Mizzou Basketball Player Preview: Justin Safford
November 4, 2010
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Mizzou basketball season unofficially tips off Friday night when the Tigers host Harris-Stowe in an exhibition game at Mizzou Arena. Leading up to tip off, KBIA Sports Extra reporters Ross Taylor and JJ Stankevitz will be discussing what they expect from each of the members on Missouri’s roster this season.
JJ: Just when things started to go well for Justin Safford his junior year, his season was cut short by a torn ACL suffered against Colorado. He looks to be completely healthy now—Safford told me the team’s media day back in mid-October that his explosion/jumping ability was fine, and it’s looked fine in the three instances I’ve seen him play so far—so what are your expectations for Safford in his senior year? Does he pick up right where he left off last February or does he go through some adjustment period?
Ross: Even if he’s 100 percent healthy, there’s going to be an adjustment period. For any basketball player rehabbing from a torn ACL, much less a big man, there’s going to be a period in which they’re either consciously or subconsciously testing out the stability of their knees. I know Mike Anderson practices his players hard, but there’s nothing that can simulate jumping, cutting, spinning and landing at full speed in a physical Big 12 game. Like you mentioned, Safford had really started to complete his game prior to his injury last season. How does Safford’s skillset complement the arrangement of pieces Mizzou is expected to have on the floor along side of him?
JJ: We discussed this in our preview of Ricardo Ratliffe, but I’ll say it again: Having Ratliffe down low could, in theory, open up Safford for more open jump shots. He’s pretty consistent at hitting those, but he also is fairly adept at getting to the rim—something we saw him improve on last year before his injury. In general, his offensive game fits Mizzou’s offensive system well, especially when Ratliffe is out on the floor (not to take anything away from Laurence Bowers, obviously). But if there’s an area in which Safford is deficient, it’s rebounding. He only averaged about four rebounds per game last season, which, for a forward is pretty low. Safford has always been described as a guard in a forward’s body—he played guard in high school before a growth spurt grew him out of the position—and his lack of rebounding somewhat speaks to that. Can Safford improve his rebound production or will he stay in that 4-5 range in his final year at Mizzou?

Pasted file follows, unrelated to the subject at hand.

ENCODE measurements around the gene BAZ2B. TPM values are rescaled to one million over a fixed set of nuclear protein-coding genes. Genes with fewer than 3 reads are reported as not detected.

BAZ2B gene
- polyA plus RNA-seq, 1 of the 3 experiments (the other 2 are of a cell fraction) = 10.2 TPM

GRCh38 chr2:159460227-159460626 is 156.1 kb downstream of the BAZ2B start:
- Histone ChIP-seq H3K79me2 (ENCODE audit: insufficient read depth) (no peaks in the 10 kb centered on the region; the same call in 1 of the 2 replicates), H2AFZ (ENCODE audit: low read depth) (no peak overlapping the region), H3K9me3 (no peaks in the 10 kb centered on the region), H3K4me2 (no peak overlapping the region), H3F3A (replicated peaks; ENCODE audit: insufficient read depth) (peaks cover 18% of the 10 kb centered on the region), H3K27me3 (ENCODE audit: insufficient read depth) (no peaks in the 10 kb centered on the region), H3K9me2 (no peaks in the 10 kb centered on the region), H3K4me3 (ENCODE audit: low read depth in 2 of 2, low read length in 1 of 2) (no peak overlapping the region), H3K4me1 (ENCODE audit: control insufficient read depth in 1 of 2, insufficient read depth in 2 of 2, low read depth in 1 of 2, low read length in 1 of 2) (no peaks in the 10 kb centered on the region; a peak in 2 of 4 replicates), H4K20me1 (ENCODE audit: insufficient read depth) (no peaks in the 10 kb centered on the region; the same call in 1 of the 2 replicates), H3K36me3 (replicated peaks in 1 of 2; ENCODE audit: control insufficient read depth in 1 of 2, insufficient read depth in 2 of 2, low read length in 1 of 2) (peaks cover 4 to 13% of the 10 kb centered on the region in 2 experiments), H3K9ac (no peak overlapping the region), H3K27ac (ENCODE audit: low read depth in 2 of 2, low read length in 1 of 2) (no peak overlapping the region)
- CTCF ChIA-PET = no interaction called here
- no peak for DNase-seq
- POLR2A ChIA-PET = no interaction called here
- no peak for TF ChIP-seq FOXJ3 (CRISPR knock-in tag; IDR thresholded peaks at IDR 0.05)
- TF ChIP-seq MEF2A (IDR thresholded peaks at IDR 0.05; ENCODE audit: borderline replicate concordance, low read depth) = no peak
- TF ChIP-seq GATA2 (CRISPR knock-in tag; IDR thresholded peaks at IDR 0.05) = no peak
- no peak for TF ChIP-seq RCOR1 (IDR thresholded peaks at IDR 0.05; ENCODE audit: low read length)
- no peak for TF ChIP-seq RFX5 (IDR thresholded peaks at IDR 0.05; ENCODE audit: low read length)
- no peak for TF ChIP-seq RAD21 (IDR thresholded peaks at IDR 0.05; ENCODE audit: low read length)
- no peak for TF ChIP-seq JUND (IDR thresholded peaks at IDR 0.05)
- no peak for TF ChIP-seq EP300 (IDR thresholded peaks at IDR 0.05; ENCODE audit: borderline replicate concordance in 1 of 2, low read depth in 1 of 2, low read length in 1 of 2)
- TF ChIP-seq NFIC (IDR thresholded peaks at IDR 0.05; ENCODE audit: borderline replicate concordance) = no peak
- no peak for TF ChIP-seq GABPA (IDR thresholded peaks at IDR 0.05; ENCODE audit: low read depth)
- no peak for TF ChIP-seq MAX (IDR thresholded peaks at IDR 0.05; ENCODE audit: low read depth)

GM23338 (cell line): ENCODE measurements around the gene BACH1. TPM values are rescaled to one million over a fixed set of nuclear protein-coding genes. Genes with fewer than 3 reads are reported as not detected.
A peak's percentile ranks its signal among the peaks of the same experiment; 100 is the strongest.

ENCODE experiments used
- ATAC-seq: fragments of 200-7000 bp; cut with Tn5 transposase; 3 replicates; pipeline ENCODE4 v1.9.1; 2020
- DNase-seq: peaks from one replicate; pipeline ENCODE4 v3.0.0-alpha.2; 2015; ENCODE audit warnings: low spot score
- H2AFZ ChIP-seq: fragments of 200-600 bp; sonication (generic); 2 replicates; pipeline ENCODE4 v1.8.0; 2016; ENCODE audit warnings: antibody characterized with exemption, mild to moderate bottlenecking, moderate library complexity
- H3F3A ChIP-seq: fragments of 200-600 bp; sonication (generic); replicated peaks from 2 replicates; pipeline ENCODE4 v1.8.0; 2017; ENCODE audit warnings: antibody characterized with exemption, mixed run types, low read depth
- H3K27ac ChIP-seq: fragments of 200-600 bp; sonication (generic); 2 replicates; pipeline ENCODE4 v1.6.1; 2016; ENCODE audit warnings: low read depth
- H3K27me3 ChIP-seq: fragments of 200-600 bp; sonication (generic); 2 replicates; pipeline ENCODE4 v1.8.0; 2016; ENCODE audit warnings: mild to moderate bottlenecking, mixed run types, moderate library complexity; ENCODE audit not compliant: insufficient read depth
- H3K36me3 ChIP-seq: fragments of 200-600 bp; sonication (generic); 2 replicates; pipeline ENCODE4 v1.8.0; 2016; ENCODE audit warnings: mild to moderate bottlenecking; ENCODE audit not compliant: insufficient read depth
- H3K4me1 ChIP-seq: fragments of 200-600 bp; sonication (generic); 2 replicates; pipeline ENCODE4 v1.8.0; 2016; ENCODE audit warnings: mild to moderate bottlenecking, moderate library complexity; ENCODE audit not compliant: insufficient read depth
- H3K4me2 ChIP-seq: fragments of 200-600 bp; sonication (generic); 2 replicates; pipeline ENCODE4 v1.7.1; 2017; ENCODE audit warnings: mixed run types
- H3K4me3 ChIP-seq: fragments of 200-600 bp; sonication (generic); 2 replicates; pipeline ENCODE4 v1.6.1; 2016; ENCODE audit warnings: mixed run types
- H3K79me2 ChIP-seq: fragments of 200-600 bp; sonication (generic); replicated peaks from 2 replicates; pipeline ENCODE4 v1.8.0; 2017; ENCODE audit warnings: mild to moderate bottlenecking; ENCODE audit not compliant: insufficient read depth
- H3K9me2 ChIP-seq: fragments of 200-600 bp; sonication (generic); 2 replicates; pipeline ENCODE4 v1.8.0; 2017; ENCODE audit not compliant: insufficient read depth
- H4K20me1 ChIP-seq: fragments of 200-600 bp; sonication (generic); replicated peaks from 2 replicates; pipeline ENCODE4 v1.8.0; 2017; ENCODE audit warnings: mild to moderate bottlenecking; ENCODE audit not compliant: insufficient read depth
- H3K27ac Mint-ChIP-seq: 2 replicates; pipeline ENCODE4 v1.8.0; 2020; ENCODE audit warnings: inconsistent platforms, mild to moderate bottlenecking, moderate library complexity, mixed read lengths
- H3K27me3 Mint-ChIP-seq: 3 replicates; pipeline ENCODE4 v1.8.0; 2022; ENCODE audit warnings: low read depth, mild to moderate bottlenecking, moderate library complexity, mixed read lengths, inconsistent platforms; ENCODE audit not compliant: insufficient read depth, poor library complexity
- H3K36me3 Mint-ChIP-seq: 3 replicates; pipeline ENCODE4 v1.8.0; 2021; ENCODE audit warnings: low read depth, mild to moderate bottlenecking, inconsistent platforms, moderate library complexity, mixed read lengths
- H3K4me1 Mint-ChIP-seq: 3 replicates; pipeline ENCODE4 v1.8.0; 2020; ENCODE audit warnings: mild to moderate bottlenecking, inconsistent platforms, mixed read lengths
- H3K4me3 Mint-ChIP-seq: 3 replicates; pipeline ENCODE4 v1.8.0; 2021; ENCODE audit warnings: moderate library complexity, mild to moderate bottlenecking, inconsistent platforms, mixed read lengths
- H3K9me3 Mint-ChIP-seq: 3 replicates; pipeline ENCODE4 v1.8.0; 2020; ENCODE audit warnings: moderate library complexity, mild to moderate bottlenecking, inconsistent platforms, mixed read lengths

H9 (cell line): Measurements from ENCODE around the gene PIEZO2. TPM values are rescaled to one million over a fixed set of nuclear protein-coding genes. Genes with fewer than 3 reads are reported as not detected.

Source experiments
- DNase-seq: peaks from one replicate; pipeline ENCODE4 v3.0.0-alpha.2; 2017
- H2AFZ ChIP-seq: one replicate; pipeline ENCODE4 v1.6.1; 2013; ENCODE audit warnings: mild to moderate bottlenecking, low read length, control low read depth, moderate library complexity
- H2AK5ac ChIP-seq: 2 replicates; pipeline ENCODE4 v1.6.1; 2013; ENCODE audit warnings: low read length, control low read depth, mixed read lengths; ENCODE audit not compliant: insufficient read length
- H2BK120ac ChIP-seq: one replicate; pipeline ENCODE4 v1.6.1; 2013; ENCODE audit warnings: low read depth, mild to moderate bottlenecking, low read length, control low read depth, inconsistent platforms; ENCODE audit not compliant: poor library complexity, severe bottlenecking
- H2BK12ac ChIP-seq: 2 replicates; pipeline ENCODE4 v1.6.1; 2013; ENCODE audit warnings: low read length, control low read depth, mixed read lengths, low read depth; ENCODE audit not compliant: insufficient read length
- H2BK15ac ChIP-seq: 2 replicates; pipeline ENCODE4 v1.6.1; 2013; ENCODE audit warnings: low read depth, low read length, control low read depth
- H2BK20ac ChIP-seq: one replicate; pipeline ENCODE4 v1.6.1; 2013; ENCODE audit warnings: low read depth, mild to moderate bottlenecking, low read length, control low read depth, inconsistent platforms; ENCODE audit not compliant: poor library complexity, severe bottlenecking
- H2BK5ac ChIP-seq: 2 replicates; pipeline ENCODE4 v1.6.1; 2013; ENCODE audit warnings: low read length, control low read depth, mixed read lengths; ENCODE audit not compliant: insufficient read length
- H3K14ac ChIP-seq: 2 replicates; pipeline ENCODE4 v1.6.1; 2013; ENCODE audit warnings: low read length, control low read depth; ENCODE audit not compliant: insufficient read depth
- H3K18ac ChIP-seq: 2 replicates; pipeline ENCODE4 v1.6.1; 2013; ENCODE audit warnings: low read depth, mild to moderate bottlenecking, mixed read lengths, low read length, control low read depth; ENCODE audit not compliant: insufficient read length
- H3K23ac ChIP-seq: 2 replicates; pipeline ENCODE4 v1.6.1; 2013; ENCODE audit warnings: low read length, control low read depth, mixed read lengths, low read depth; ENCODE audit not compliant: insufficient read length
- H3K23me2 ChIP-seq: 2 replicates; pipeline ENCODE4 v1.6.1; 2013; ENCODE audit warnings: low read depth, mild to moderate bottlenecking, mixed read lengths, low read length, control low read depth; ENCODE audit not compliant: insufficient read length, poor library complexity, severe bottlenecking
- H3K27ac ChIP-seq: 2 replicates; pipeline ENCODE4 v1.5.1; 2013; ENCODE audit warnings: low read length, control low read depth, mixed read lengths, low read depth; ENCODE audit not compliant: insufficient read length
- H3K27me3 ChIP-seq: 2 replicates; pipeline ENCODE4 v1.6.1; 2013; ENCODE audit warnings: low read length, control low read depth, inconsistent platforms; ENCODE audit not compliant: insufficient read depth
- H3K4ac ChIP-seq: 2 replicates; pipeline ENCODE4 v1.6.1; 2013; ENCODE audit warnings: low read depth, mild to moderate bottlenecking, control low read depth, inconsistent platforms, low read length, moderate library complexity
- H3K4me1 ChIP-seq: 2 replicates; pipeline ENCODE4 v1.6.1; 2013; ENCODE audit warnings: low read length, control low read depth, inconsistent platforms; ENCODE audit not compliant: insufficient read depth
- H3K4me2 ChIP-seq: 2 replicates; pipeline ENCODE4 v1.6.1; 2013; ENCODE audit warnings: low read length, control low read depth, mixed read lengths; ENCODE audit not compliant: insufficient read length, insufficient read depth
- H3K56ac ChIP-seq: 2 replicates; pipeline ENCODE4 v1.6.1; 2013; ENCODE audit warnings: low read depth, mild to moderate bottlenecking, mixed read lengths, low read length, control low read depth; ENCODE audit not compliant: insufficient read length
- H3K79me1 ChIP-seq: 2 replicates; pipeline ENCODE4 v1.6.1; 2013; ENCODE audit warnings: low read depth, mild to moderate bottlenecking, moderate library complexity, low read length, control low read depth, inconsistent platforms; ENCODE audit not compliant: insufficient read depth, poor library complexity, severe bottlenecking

Ross: Are we presuming he trusts his knee completely? Going up for the ball with a mass of limbs waiting for you to come down can be a scary proposition. My concern for Safford’s rebounding is the same as my concern for Bowers—his rebounding his based on lankiness and athleticism, rather than size. Will his athleticism be back up to par after all of his rehab? I can’t guarantee that. The other side of the coin is matchups. The Big 12 isn’t getting any smaller or any slower. 4-5 isn’t a terrible range for Safford to be in, but I think any big in the conference has their work cut out for them to pull a significant number of boards in the Big 12 Conference.
Here’s what Safford had to say about his recovery at the team’s media day in October: